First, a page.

Quilter's History


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Bear Creek Quilting Company

Posted by BCQCCathy on June 10th, 2022

Quilter's History

Quilter's History
  • The history of quilting can be traced back at least to medieval times. Early examples exist from Europe, India and the Far East.
  • The word 'quilt' has been linked to the Latin word 'culcita', meaning a bolster or cushion, and seems to have first been used in England in the 13th century.
  • The earliest quilting was used to make bed covers: quilts are often mentioned in medieval inventories and frequently became family heirlooms.
  • The Tristan Quilt survives from 13th-century Sicily. It depicts 14 scenes from the medieval legend of Tristan and Isolde – lively depictions of battles, ships and castles – and is one of the earliest surviving examples of 'trapunto', or stuffed quilting, (from the Italian 'trapuntare', to quilt). Circa 1360 – 1400, Sicily
  • Because items such as bed covers involve large surface areas, quilt making is often associated with social occasions where many people share the sewing. Particularly in North America, there is a tradition of a quilt-making 'bee' for a girl about to get married, with the aim of hand stitching a whole quilt in one day.
  • In Britain, quilting was most popular in the 17th century, when it was used for quilted silk doublets and breeches worn by the wealthy and later for petticoats, jackets and waistcoats.
  • Quilts were produced professionally in major towns and cities – London, Canterbury and Exeter are examples.
  • Quilts were also imported. Quilted Indian bed covers made from chintz fabric (Indian painted and dyed cotton) were very popular for both the British and Dutch markets in the 17th and 18th centuries.
  • An examination of colonial American probate estate inventories reveals very few quilts, and those only in wealthier households. Most settlers relied on heavier loomed coverlets and “bed rugges”.
  • The earliest surviving American quilts tend to be wholecloth calamancos, in which the glazed wool top was layered with wool batting and a home-woven linen or linsey-woolsey back, then closely quilted in plumes and other decorative motifs.
  • In the pre-Revolutionary American colonies, England and France supplied most if not all fabrics, although clothing and linens were often constructed at home. By the early 19th century, American-produced cotton fabrics were being manufactured cheaply in a large array of prints, helping to make quilts more affordable. The quilts from this period were often made medallion style, with a variety of elaborate borders surrounding a patchwork center.
  • The invention of the sewing machine in the 1840s changed household sewing. I.M. Singer introduced a pay-by-installment plan which allowed many access to a treadle (foot pedal) machine.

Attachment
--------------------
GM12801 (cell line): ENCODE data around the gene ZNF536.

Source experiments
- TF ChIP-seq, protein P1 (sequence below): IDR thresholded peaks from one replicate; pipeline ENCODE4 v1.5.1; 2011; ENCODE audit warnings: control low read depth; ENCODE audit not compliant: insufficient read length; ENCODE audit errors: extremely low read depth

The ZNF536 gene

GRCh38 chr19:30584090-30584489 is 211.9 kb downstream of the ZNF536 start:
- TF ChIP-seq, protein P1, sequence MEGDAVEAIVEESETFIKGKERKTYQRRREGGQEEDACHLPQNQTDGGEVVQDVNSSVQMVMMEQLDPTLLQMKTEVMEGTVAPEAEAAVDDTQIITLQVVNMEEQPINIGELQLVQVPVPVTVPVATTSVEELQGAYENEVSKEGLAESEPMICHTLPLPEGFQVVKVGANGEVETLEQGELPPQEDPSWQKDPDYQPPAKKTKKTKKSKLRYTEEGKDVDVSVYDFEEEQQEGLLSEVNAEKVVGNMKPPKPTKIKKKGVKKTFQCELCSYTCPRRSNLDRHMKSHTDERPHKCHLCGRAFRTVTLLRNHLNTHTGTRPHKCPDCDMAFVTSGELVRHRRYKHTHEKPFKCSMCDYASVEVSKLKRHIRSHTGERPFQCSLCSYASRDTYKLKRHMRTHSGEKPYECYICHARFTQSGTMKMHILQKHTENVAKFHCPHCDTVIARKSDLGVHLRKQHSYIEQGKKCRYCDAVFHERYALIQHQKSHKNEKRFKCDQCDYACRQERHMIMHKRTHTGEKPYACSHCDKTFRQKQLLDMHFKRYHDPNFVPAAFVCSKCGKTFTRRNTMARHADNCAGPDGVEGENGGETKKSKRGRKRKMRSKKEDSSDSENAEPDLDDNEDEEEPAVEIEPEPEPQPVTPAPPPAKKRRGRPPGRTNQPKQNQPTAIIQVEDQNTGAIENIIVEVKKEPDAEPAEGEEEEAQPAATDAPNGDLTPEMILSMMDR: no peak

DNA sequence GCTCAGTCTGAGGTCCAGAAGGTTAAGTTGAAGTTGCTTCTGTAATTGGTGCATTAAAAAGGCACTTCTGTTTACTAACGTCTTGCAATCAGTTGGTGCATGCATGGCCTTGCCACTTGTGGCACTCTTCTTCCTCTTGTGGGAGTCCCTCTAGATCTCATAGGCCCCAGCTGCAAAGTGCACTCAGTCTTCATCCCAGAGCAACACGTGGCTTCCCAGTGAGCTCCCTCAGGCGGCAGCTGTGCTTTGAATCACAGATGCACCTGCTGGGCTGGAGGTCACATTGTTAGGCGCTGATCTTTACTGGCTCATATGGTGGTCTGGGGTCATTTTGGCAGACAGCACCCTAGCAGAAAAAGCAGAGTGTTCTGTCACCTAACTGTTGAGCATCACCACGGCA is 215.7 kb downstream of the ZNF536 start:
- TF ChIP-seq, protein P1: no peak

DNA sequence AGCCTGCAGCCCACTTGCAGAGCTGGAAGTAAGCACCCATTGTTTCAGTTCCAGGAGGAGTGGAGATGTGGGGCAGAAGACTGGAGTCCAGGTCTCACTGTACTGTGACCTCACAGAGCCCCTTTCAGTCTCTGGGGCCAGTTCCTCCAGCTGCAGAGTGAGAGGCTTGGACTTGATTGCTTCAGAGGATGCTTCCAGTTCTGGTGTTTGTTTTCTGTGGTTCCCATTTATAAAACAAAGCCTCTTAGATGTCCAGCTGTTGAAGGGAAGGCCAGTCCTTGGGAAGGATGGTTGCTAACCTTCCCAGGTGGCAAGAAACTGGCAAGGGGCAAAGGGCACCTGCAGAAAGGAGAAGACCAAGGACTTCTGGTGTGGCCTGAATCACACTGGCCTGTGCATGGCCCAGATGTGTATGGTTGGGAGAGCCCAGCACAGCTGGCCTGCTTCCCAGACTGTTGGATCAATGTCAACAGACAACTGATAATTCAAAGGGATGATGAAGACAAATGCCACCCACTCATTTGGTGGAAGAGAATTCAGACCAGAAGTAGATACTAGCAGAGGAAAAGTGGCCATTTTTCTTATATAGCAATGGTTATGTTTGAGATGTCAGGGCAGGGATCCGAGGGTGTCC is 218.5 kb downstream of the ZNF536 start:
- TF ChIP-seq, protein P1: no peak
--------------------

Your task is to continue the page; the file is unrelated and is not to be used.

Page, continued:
• In the 1840s a new style emerged: the Baltimore Album or Friendship quilt. This quilt was elaborately appliquéd with floral and other figures. Typically, each block had a different design.
  • 1880 was the first time in recorded history an electric motor was put on a sewing machine. These motors were added to retrofitted sewing machines, invented and implemented by Philip Diehl, a contractor who worked for Singer.
  • The Great Depression of the 1930s popularized feedsack quilts. Cloth sacks that held animal feed, flour, and other staples were packaged were produced in a wide variety of cheerful prints. These would be repurposed into quilts after the original contents were used.
  • During the Great Depression period quilters shared patterns from weekly newspaper columns. The Kansas City Star featured more than 1,000 designs from 1921 to 1961. Companies like the Ladies Art Company, Aunt Martha, and Grandmother Clark offered patterns, supplies, and kits of precut fabric to the public.
  • Singer introduced the world’s first computer-controlled machine, the Touchtronic 2001 in 1978.
  • America’s bicentennial in 1976 sparked a quilt revival in America. The movement centered on the idea of getting back to one’s roots and traditions.
  • In the 1970’s the Whitney Museum of American Art in New York City displayed quilts in a new way. Instead of looking for “fine museum quality quilts”, quilts with the “greatest visual interest and impact” were shown, hanging up instead of lying flat, next to abstract art. The statement this made was that quilts were more than just craft alone – they were art.
  • Tools we use today such as rotary cutters and cutting mats were not widely available until the 1980’s. Until then, templates were made with cardboard or sandpaper and fabric was cut with scissors. 
Sources:
https://www.vam.ac.uk/articles/an-introduction-to-quilting-and-patchwork
https://www.britannica.com/art/quilting
https://www.jonessewandvac.com/sewing/the-history-of-sewing/
 

Free Downloadable PDF is available HERE

Bear Creek Quilting Company

and the BCQC Team
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